It's All About the WineNapa Valley's main drag, SR 29—as well as its parallel counterpart, the Silverado Trail—is a north-south valley bisector with stunning mountain views to the east and west. The rural route leads from the town of Napa north through St. Helena's picturesque Main Street to the hot springs and mud bath mecca of Calistoga. Farmers in pickup trucks along with locals in Land Rovers pack the lanes, making way for bicyclists. Small wooden signs facing the road denote grapes grown here: Cabernet Sauvignon, Chardonnay, Chenin Blanc, Merlot, Pinot Noir, Riesling, Sauvignon Blanc or the precious, California-grown Zinfandel.
Large signs proclaim grape owners, names no doubt you've seen adorning labels on wine bottles in your local grocery store—Beringer, Robert Mondavi, Sutter Home and hundreds of others sharing the soil in this world-famous viticultural region.
Peppering the valley floor are magnificent winery estates: orange-hued, postmodern Clos Pegase; Sterling Vineyards' white, Greek island-style stucco building; Oscar-winning director Francis Ford Coppola's giant, gray stone château; the gabled Victorian Rhine House (complete with Art Nouveau-style stained-glass windows) at Beringer Winery; and the simple, California mission-style Robert Mondavi Winery.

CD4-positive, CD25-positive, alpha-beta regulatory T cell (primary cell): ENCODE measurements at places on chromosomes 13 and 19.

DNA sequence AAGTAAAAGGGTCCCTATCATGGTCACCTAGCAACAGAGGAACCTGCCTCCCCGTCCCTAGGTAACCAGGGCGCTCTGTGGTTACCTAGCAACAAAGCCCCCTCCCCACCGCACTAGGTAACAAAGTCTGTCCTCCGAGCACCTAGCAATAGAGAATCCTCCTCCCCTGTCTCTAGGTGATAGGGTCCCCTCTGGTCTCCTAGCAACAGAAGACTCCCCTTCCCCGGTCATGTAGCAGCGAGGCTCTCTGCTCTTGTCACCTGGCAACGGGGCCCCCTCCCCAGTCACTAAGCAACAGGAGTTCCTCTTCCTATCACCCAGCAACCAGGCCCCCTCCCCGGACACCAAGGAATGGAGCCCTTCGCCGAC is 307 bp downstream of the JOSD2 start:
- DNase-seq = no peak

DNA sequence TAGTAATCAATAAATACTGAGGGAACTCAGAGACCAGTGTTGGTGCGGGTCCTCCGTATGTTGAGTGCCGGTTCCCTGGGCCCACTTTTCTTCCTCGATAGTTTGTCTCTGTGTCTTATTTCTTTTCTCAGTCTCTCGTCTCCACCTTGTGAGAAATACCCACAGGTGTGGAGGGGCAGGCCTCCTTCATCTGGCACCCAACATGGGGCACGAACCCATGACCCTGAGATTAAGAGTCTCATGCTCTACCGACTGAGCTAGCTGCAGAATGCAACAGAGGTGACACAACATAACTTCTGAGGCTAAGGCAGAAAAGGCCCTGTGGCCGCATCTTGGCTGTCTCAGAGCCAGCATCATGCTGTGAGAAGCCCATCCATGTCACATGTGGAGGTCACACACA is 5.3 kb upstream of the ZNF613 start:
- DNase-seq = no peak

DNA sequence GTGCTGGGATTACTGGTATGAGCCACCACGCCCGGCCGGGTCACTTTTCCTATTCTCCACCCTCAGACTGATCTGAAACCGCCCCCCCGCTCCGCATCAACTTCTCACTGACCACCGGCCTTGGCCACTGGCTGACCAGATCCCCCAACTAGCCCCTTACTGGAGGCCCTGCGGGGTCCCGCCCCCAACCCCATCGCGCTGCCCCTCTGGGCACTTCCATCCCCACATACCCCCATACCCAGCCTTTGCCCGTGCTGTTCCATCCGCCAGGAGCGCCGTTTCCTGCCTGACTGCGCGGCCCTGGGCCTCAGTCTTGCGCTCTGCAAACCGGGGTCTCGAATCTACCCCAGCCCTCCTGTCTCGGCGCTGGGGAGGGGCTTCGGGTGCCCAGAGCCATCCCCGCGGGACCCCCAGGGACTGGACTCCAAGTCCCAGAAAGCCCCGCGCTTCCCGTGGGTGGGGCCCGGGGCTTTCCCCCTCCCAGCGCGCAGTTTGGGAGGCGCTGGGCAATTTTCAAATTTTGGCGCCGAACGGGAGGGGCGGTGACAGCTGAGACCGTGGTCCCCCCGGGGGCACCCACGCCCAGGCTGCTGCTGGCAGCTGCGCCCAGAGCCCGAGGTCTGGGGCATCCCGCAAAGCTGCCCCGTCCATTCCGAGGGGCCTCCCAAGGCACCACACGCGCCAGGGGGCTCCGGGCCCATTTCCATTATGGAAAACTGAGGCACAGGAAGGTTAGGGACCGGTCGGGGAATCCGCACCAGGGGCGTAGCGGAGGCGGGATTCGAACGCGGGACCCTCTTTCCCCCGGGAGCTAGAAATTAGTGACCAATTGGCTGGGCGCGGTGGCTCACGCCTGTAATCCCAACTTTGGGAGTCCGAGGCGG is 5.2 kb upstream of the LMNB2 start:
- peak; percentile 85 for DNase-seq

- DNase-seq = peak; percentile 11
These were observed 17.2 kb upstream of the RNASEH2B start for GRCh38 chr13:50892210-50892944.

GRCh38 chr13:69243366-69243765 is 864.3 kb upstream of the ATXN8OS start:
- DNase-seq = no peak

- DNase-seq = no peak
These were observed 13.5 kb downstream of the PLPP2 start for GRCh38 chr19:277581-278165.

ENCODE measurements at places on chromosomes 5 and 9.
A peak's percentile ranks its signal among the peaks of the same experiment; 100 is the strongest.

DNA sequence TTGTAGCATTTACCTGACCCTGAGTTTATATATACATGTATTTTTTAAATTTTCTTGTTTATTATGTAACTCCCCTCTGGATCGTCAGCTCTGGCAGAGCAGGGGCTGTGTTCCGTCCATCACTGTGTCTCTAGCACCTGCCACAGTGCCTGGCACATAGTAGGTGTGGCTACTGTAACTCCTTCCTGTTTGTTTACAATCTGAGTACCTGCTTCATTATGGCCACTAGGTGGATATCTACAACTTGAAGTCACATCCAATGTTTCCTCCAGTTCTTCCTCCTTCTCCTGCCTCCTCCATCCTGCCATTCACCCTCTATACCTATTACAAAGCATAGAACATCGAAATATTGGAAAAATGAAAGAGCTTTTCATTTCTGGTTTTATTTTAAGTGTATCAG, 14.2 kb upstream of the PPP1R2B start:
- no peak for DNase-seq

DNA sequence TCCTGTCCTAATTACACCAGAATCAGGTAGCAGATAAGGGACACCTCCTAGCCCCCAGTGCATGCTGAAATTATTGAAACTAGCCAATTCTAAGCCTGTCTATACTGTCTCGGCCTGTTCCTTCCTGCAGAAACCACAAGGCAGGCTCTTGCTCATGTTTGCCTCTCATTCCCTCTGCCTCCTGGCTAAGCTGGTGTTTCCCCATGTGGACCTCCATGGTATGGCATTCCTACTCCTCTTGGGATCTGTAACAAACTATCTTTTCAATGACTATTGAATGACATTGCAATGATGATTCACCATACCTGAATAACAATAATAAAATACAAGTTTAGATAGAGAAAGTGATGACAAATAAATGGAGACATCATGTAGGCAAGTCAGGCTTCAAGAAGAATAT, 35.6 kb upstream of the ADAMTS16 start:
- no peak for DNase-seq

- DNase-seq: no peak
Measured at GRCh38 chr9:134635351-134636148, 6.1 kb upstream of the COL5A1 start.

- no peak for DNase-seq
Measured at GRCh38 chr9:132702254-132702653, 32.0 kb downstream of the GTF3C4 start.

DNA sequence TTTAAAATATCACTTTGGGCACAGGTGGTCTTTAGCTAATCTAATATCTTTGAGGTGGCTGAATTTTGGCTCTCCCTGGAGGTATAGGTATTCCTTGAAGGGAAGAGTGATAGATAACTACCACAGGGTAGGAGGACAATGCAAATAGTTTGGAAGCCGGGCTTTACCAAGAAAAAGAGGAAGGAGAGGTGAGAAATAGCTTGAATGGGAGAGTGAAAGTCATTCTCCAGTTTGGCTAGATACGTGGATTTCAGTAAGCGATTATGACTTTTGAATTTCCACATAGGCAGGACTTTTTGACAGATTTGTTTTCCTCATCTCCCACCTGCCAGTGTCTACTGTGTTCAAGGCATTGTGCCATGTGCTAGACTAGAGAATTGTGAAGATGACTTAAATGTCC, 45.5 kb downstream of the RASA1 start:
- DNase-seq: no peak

Choose a winery—perhaps St. Supéry, Inglenook or Beaulieu—and follow the driveway to a majestic mansion. You'll pass workers tending expansive rows of vines. Among the fun things to do with friends is to take a tour to learn about the delicate art of winemaking, from the plucking of sweet, plump grapes to the long-awaited popping of the cork.
You may be surprised to find how scientific the process is; long gone are the days when ladies tied up their skirts, removed their shoes and stomped on juicy grapes until their toes turned purple. Winemaking is a complicated, subjective blend of technology, nature and experience. Biologists, chemists and winemakers each have a hand in the steps from grape to glass.
After you've walked through a vineyard, felt the cold steel of a giant, shiny fermentation tank, smelled the scent of grapes fermenting, watched bottles clattering along an assembly line and glimpsed the winery's high-tech presses, filters and computers, you might be convinced that paying $75 for a bottle of Cabernet Sauvignon is reasonable. But how does it taste?
First-time tasters might be intimidated by the overwhelming and confusing terminology used to evaluate wines. Don't fret! When sampling, just remember four little words: Look. Swirl. Smell. Taste.
Wine Country, CA
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